OpenCL __local memory

Moderator: dar

OpenCL __local memory

Postby djm » Mon Sep 15, 2014 5:33 am

Does OpenCL __local memory (declared as __local in kernel function signature, and set to null arg_value and appropriate size in clSetKernelArg() ) map to the 32K local memory of each epiphany RISC core? I ask because when I tried to launch a kernel to run on each core, and have each kernel write the address of its __local pointer into a global memory buffer, the addresses were all the same, and all with high order 12 bits set to 0x808.

I'm confused. In one sense, as per OpenCL, local memory should be shared by all work items in a work group. For OpenCL on epiphany via COPRTHR there is only 1 work group with max 16 work items, each work item corresponding to a RISC core. So __local buffers should indeed be shared by all epiphany cores as per OpenCL. The answer I got is 'correct' except that each core will pay a different access cost because although the __local memory was in local storage for 1 core, it is not local for any other core, and is accessed through the inter-core mesh.

How do I make use of the 32K RISC core local memory in an OpenCL kernel to speed up execution by avoiding repeated access to global memory?

Thanks for the help.
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Re: OpenCL __local memory

Postby dar » Mon Sep 15, 2014 2:02 pm

This is where OpenCL memory model does not really work since it does not cover architectures like this.

__local should not be used from within a kernel, e.g.,
Code: Select all
__kernel void my_kern(...)
{
   __local float buffer[32];
}

since this is not supported.

An attempt was made to allow the OpenCL concept of local memory, which is based on GPUs, to work if allocated
from the host code and declared as an argument to the kernel, e.g.,
Code: Select all
__kernel void my_kern( ..., __local float* buffer, ...)
{ ... }


However, the use of OpenCL local memory concept is STRONGLY discouraged since it does not map to Epiphany, which has per-core local memory which is completely different from the OpenCL concept. The way the second case is supported is by allocating a portion of core 0 local memory and allowing this to be accessed by all cores in the OpenCL sematic. It is not efficient and not how you want to program a RISC array like this at all.

In order to use the per-core local memory you simply allocate an array in the kernel, e.g.,
Code: Select all
__kernel void my_kern(...)
{
   float buffer[32];
}

That's it, just like normal C, and what you will have are buffers allocated for each thread. Its tempting to call this allocation "OpenCL private" but its not - this is what I mean when I say OpenCL memory model does not cover this case. Even though the allocation is local to the thread, its visible from all other threads/cores as part of the basic design of Epiphany. Note that this per-thread memory allocation only exists within the execution of a workgroup (or thread block would be a better term). However, this should not be a problem since the optimized use of a processor like this should only launch a number of threads that match the number of physical cores. There are extensions that are implemented to allow for obvious operations like read/write to the local memory of a specific core, etc. This should be in the documentation, but let me know if you have questions.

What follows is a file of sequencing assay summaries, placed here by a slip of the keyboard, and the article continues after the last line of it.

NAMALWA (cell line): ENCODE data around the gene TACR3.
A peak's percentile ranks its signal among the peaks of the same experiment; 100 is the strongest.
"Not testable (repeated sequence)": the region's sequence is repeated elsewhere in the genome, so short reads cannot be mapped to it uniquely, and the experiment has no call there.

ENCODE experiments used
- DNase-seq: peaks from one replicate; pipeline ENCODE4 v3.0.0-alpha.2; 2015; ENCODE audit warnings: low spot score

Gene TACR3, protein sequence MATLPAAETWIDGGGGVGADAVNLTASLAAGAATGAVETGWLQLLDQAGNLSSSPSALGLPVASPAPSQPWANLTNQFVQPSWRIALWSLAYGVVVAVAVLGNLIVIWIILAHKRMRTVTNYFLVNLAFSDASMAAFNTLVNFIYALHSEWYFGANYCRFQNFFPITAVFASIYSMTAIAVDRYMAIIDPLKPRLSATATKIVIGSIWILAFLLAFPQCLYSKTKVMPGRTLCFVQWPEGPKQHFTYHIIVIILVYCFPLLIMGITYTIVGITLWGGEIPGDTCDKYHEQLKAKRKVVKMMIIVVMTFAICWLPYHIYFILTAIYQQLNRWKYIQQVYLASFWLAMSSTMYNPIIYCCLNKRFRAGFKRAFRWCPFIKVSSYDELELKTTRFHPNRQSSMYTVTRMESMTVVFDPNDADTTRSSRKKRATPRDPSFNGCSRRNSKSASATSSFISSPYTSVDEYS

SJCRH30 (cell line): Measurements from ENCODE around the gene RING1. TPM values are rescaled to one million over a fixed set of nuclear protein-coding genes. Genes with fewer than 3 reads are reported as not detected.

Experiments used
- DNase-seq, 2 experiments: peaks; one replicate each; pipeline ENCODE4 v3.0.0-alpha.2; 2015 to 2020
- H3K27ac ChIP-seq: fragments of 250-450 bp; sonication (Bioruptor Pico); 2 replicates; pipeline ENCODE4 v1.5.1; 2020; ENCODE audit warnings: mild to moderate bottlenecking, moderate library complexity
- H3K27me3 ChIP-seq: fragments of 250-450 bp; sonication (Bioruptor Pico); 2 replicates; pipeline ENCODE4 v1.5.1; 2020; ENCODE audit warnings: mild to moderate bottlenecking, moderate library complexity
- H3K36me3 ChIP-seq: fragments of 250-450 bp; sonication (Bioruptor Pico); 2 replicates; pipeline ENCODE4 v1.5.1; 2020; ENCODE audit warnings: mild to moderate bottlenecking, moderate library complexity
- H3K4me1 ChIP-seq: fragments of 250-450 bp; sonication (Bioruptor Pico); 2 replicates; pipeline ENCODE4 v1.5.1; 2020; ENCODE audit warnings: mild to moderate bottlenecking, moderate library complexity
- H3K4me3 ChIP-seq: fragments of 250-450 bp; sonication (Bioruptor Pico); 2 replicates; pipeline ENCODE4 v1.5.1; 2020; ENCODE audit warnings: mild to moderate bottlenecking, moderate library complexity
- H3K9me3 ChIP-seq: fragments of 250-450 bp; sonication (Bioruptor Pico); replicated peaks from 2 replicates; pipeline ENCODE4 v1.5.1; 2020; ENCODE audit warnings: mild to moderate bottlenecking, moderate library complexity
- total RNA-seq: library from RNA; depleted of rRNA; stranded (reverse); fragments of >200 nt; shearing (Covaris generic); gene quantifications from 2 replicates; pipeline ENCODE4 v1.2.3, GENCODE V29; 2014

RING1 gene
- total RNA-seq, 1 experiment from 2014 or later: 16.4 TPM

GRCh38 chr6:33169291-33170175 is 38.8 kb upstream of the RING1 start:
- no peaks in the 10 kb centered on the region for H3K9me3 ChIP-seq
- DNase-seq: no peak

Just to summarize, do not use concept of OpenCL local memory, use concept of per-thread local memory that is allocated private but has visibility of shared.
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Re: OpenCL __local memory

Postby djm » Mon Sep 15, 2014 3:30 pm

Thanks for this excellent explanation! I was suspecting that this was the case but couldn't find it spelled out so nicely anywhere.
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Re: OpenCL __local memory

Postby djm » Mon Sep 15, 2014 3:33 pm

A related question … if I don't know the size of the per-core buffer at compile time, can malloc be called from the kernel code? Thanks.
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Re: OpenCL __local memory

Postby dar » Mon Sep 15, 2014 4:03 pm

if I don't know the size of the per-core buffer at compile time, can malloc be called from the kernel code?


Its unclear what malloc() as provided by stdlib for epiphany will do, but I think it most likely allocates from global memory, and even then, I do not think its behavior is well defined.

I had intended to implement a call for the exact purpose you describe, but never got around to it. A possibility here is to use alloca() which is an existing unix call that allocates memory off the stack. This is the same as what you want to accomplish to dynamically allocate per-core local memory. If you only intended the scope of the buffer to be for that of the present call, this would work. If you wanted to have a child call allocate memory and have it persist until an explicit free, then this would not work, but that is a rather complicated scenario for kernels. In that case I could write a call analogous to alloca() that allocates memory from the bottom of freemem for the core, which could be done since this is a known boundary within the coprthr implementation.

All of this is speculative - I never implemented this call. Sorry.

-DAR
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Re: OpenCL __local memory

Postby djm » Mon Sep 15, 2014 7:49 pm

Thanks again for your clear and detailed response.
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Re: OpenCL __local memory